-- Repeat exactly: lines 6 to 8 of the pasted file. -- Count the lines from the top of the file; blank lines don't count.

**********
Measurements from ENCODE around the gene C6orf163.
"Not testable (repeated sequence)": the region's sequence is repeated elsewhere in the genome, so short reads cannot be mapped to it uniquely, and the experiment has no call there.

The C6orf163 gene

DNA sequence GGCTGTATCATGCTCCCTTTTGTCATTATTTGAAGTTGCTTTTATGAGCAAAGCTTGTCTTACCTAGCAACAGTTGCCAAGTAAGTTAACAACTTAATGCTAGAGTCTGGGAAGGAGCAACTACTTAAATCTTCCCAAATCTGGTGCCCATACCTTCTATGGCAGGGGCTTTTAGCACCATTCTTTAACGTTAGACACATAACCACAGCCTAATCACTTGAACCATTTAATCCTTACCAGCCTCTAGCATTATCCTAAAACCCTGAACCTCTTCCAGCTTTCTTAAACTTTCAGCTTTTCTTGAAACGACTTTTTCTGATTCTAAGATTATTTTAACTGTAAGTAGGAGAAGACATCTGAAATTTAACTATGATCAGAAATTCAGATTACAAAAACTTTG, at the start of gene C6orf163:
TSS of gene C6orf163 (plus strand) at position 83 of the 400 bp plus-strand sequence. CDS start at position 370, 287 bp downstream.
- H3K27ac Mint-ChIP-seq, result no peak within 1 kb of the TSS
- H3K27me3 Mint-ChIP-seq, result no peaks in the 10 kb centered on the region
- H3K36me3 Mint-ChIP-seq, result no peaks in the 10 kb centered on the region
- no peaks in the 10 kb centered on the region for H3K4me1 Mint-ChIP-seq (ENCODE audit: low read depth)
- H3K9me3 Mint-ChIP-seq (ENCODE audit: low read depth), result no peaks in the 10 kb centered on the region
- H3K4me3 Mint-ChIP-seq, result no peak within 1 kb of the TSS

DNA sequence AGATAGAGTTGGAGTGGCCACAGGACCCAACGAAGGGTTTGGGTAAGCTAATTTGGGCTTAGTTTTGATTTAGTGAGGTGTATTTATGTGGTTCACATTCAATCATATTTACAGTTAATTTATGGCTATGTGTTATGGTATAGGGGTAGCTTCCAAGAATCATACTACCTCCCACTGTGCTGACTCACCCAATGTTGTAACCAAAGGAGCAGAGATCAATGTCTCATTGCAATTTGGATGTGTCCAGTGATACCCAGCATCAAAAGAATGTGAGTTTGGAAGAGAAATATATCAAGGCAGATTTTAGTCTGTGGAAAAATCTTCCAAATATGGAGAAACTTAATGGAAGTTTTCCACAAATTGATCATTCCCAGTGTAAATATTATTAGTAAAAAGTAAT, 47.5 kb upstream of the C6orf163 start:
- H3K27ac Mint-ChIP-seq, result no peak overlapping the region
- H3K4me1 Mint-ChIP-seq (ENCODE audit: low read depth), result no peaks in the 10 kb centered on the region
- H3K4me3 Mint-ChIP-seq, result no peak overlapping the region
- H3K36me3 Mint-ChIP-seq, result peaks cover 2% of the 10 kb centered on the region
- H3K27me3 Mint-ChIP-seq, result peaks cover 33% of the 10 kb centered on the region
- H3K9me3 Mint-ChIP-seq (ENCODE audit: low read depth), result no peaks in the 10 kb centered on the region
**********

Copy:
- H3K27ac Mint-ChIP-seq, result no peak within 1 kb of the TSS
- H3K27me3 Mint-ChIP-seq, result no peaks in the 10 kb centered on the region
- H3K36me3 Mint-ChIP-seq, result no peaks in the 10 kb centered on the region